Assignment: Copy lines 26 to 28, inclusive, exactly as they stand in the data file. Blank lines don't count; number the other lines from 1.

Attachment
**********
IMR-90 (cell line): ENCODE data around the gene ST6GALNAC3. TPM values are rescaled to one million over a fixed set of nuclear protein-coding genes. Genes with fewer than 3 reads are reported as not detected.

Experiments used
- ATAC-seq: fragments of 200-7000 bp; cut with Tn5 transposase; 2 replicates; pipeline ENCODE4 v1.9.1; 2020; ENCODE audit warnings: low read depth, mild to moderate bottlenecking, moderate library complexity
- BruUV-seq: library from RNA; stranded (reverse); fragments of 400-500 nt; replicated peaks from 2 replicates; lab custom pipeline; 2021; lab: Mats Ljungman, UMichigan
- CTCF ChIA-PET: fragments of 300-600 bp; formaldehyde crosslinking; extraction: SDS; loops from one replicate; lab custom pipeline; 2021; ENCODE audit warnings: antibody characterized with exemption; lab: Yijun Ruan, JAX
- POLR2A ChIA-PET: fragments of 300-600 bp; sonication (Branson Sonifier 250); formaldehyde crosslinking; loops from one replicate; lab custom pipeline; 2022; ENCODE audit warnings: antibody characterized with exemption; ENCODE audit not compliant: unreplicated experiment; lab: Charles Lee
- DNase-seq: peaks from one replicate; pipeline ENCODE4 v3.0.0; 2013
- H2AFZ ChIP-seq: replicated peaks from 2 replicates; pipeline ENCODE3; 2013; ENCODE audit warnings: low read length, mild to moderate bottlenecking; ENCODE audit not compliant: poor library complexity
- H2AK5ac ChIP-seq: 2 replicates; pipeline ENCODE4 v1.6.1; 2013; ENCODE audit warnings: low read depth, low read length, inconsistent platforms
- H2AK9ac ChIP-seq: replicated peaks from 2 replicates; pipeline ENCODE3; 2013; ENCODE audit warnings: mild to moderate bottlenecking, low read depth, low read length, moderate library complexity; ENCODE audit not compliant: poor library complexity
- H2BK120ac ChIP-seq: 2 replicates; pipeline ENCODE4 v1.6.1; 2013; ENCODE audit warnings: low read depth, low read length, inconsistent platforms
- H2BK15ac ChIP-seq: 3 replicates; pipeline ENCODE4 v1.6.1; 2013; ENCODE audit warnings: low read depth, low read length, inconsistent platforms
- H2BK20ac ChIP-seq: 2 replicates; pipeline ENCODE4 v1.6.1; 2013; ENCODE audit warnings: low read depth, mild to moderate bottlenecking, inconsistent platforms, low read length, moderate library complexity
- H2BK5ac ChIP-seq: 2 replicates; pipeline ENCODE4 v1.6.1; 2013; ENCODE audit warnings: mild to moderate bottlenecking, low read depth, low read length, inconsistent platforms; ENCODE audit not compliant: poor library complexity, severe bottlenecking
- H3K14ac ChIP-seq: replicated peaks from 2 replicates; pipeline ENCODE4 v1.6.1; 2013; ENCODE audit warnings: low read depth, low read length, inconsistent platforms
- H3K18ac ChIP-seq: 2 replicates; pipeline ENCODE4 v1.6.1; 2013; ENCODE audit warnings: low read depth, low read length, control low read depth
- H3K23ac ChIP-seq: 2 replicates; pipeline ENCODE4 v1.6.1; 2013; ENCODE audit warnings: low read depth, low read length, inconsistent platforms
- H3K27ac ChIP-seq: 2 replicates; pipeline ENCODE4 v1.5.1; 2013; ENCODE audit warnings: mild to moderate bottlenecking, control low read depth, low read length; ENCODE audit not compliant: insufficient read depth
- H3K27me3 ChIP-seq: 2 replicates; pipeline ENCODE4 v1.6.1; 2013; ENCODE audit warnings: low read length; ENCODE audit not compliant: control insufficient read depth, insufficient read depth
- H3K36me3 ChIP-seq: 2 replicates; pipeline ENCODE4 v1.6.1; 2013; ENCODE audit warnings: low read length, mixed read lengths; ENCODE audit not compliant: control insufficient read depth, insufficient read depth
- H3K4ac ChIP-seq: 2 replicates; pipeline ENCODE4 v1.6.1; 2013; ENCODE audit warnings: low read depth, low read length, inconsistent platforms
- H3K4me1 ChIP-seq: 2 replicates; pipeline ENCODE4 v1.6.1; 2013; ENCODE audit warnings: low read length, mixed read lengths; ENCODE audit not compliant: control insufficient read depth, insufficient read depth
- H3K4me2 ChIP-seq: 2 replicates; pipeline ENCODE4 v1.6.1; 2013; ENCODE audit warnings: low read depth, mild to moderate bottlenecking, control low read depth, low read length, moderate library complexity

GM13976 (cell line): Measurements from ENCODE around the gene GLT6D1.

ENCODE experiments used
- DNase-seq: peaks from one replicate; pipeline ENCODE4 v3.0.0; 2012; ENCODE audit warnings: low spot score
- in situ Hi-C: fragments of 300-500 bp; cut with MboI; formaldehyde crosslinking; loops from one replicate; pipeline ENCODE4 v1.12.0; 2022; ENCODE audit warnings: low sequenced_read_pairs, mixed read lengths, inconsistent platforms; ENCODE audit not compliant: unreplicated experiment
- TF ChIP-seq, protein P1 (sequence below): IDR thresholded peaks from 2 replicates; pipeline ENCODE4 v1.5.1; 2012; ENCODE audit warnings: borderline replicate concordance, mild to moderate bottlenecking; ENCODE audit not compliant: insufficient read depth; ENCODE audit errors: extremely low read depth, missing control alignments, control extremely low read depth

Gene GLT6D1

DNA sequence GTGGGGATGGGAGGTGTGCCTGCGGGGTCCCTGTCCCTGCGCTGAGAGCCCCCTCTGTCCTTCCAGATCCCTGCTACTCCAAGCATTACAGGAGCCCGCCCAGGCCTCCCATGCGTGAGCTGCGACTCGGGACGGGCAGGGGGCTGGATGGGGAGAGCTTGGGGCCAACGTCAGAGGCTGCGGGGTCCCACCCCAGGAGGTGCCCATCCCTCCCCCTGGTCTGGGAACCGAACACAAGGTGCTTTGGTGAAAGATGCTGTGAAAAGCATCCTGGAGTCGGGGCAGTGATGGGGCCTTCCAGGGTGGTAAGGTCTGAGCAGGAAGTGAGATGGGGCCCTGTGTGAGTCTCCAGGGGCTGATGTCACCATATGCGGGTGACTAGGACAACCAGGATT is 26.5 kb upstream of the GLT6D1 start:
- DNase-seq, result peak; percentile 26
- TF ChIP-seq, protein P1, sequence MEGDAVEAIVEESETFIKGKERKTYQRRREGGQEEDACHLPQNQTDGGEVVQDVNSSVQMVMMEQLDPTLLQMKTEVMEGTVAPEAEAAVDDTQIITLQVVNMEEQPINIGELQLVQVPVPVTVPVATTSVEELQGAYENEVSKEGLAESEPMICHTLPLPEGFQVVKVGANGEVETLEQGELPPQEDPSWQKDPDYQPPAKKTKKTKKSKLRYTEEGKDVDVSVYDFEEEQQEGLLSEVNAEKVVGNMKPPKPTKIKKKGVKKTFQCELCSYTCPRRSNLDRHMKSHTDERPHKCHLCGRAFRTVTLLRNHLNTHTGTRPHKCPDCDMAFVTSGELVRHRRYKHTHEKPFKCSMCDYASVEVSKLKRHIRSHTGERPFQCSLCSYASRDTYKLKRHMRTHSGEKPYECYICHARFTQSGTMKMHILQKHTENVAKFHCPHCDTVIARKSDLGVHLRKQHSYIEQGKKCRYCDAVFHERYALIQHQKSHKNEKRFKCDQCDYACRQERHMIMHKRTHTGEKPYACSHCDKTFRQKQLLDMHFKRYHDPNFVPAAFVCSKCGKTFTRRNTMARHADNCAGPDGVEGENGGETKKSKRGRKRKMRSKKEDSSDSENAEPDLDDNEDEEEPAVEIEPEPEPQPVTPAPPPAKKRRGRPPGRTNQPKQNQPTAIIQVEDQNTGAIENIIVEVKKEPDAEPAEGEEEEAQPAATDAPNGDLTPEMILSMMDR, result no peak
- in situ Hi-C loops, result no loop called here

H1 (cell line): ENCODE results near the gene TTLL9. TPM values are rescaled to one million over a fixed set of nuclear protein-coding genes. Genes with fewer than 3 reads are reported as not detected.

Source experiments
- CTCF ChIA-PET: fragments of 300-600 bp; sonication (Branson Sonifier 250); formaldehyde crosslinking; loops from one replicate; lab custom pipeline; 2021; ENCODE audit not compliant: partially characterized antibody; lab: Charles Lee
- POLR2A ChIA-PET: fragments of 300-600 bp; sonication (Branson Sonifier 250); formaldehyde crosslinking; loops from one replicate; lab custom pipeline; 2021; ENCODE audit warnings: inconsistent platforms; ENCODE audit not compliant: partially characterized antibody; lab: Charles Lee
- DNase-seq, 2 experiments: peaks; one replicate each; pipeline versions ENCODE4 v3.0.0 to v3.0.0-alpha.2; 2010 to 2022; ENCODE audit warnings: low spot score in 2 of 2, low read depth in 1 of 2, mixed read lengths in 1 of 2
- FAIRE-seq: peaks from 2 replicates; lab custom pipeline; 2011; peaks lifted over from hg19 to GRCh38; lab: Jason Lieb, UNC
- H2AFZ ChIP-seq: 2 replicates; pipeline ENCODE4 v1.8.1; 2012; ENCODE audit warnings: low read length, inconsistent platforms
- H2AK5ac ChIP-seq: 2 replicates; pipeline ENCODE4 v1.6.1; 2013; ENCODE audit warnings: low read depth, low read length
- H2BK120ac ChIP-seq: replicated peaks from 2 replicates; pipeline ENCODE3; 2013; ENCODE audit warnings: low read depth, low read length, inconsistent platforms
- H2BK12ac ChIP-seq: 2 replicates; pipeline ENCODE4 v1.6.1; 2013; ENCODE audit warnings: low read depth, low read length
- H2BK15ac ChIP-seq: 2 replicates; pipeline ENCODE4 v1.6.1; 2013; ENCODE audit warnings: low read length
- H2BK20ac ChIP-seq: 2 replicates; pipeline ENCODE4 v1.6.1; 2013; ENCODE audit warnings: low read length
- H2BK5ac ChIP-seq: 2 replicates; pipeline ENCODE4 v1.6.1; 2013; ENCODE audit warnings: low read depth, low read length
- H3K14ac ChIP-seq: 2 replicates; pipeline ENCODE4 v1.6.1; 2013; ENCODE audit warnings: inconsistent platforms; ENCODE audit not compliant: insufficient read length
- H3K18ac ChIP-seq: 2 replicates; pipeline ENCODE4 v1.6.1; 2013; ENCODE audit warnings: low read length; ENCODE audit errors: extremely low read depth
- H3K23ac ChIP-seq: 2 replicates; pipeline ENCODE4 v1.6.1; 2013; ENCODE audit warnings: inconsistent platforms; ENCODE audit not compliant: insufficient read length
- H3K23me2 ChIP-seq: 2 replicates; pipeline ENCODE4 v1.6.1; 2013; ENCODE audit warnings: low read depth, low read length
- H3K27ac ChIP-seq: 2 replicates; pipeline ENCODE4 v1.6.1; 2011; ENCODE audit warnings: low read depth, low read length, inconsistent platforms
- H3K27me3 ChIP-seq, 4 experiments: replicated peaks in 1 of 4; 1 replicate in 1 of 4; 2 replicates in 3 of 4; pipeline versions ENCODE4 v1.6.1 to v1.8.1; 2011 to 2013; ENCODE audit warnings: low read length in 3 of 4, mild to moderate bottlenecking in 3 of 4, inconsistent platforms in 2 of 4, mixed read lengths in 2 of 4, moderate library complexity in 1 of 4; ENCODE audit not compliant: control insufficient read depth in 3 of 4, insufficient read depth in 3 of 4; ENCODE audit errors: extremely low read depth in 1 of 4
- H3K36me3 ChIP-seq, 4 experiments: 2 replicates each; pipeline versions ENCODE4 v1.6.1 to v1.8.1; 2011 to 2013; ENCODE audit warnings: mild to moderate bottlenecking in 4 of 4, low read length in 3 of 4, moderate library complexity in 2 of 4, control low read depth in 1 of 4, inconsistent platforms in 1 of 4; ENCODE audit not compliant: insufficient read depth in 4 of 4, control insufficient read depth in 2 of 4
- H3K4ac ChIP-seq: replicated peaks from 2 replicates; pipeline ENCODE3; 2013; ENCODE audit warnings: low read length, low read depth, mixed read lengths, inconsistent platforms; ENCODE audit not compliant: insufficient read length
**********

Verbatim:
- DNase-seq: peaks from one replicate; pipeline ENCODE4 v3.0.0; 2012; ENCODE audit warnings: low spot score
- in situ Hi-C: fragments of 300-500 bp; cut with MboI; formaldehyde crosslinking; loops from one replicate; pipeline ENCODE4 v1.12.0; 2022; ENCODE audit warnings: low sequenced_read_pairs, mixed read lengths, inconsistent platforms; ENCODE audit not compliant: unreplicated experiment
- TF ChIP-seq, protein P1 (sequence below): IDR thresholded peaks from 2 replicates; pipeline ENCODE4 v1.5.1; 2012; ENCODE audit warnings: borderline replicate concordance, mild to moderate bottlenecking; ENCODE audit not compliant: insufficient read depth; ENCODE audit errors: extremely low read depth, missing control alignments, control extremely low read depth